The atmosphere and action scene are another superb part of the film. Shot well and timed even better, they’re filled with tension at times and blood-pumping moments at others. Eastwood knows how to film himself looking bad-ass at times, and it shows in this film. 

That being said, this film does suffer some negatives, namely the length. Filmed almost as an odyssey of sorts, the film starts to drag towards the middle and end. I’m not ashamed to say that I couldn’t watch it in one sitting because I needed a break. 

Ultimately, “The Outlaw Josey Wales” is a film about a man learning to let go of his past, no matter how painful it may be. He gets to settle down and even finds a new family.  More importantly, he learns that violence isn’t always the answer, and eventually, you have to hang up your guns and live in harmony with one another. For a western, that’s a marvel lesson, and the film earns it, it’s something even today people can learn from.

“The Outlaw Josey Wales” is a classic western that even manages to rise a bit above the traditional pitfalls of representation and stereotypes others of its genre fall into. The action is excellent, Eastwood is excellent, and while you might want to take a snack break or an intermission in the middle, the story is excellent. Give it a short and “yee-haw” into the sunset!

TV Show: “Cops” (1989 – present)

Bad boys, bad boys, whatcha gonna go? Whatcha gonna do when they come for you? Yes, of course, I have the theme song stuck in my head, and by now, so do you. Again I’m breaking the rules here because “Cops” is still on the air, but again, it’s my column!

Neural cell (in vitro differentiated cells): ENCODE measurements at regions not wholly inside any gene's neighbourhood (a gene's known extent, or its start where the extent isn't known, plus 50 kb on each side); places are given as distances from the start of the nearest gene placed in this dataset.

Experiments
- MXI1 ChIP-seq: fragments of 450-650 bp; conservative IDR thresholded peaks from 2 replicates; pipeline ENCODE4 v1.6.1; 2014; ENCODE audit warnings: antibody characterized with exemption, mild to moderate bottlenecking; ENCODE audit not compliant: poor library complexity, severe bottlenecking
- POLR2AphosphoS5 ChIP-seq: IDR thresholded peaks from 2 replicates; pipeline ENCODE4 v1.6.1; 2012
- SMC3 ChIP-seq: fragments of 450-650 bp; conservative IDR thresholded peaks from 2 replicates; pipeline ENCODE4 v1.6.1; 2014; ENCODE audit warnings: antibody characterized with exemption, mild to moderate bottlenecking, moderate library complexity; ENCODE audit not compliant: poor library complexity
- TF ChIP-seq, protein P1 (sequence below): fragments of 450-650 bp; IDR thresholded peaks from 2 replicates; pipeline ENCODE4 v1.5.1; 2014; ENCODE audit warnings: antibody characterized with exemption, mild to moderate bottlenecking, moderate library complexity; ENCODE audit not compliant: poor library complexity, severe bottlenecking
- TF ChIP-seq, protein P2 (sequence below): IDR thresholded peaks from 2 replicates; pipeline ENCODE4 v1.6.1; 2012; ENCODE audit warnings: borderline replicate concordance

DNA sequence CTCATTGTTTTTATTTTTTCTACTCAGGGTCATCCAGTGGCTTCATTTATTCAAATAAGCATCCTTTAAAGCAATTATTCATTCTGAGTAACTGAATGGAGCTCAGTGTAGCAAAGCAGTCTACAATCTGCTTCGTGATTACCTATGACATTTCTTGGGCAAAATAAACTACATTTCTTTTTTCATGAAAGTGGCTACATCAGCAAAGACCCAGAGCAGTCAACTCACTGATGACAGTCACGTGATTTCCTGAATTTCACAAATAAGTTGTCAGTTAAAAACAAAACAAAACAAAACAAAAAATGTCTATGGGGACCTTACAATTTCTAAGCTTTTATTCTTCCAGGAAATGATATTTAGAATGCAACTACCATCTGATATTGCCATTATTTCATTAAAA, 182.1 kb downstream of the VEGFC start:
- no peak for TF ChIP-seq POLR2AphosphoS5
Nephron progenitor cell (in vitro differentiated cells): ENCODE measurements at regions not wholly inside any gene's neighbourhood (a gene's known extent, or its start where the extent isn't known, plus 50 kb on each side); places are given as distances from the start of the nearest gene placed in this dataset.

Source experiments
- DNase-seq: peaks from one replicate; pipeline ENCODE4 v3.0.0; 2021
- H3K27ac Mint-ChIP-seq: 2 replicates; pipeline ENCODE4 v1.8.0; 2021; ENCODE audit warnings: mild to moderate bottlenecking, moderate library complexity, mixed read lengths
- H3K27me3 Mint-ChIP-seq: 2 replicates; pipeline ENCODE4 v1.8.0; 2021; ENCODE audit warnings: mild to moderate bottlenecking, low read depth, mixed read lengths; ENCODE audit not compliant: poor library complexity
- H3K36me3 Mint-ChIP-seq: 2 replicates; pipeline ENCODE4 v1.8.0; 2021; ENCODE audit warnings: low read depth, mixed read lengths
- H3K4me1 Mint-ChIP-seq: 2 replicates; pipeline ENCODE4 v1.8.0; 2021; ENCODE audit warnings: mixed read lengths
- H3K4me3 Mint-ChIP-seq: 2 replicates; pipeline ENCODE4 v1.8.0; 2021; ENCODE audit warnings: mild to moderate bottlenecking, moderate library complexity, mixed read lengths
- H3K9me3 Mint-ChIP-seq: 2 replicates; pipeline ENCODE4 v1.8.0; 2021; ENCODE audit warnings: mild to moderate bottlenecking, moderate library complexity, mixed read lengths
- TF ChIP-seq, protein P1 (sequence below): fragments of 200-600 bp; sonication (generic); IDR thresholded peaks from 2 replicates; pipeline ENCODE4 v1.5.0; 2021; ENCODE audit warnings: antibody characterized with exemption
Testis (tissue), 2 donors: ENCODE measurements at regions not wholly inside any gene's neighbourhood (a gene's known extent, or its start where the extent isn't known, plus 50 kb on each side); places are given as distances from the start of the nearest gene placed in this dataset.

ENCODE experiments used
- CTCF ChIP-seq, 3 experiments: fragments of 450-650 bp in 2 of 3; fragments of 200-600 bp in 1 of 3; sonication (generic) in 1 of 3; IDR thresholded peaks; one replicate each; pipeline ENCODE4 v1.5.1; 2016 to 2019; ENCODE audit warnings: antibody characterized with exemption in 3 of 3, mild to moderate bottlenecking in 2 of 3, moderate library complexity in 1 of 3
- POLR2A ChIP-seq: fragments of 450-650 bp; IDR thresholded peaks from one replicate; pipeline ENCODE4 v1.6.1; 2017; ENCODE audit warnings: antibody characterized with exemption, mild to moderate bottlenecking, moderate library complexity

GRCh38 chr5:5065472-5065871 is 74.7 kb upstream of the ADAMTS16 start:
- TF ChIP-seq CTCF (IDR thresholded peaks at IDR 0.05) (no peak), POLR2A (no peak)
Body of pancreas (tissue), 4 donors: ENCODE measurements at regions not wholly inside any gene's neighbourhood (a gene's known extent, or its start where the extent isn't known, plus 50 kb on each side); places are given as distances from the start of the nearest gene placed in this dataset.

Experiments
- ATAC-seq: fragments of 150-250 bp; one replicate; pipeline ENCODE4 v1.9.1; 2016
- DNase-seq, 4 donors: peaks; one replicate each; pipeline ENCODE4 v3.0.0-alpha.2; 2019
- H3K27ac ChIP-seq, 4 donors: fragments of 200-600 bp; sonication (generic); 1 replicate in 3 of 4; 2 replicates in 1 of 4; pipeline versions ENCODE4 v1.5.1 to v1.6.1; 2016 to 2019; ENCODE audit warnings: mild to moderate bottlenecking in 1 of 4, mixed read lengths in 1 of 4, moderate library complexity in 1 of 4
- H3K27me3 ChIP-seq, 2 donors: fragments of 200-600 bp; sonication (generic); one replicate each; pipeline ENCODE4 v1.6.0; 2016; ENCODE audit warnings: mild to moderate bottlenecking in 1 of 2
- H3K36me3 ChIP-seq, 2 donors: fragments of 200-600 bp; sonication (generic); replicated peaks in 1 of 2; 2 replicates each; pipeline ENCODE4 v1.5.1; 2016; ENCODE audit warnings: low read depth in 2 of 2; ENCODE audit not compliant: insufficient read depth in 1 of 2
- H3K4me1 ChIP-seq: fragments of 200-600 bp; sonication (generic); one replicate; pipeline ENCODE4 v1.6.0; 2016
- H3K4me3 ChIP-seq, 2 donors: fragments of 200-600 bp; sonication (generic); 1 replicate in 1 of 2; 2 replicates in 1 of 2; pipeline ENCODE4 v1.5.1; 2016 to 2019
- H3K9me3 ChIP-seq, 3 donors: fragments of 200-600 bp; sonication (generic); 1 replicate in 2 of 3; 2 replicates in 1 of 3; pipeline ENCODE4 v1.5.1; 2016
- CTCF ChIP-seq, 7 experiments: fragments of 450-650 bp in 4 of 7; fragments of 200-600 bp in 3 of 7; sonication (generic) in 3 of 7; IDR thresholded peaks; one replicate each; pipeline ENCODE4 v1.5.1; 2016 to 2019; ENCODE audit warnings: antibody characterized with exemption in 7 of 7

“Cops” is the first reality tv show I’ve featured on Blast from the Past, and it’s definitely not because I’m running out of television programs to cover. Absolutely not! Not at all. 

In all seriousness, “Cops” is a show that is surprisingly fun to binge. It’s even more fun to watch with your phone in your hands, browsing the internet or writing a Blast From the Pasts on your laptop. It has a nice ebb and flow of excitement that allows for passive viewing, something important for a lot of phone addicts or people who like to have some background noise while they work. 

“Cops” follow the moments of the men and women of law enforcement throughout their shifts as they pull over drug dealers, drug dealers, and more drug dealers. Sometimes they even catch a car thief or a high-speed car racer. If you’ve ever wanted to know how to act incredibly suspicious while a cop pulls you over, this is the show to learn from. 

The sheer dumb nature of some criminal will have you rolling on the ground, while others you might feel sorry for. No matter though, they’re all in trouble in one form or another. Marvel at how often people try to lie to the cops or hide drugs in the middle compartment of a car, and how it never works. 

“Cops” is a show with action, drama, thrills, and chills all at the same time. If you want a more realistic view, there’s always “Live PD,” its sister-program, does the same thing as “Cops” but in real-time. That way, it can be the same stuff, just much less editing and more drawn-out stories. Give ’em a shot!

About The Author

Liam Dwyer

Liam is Junior studying Journalism and Political Science at the University of Illinois. He enjoys watching and writing about bad movies, bad tv, and good music. When he isn't writing for Buzz, he acts and directs for local theater companies and watching Sy-Fy original movies.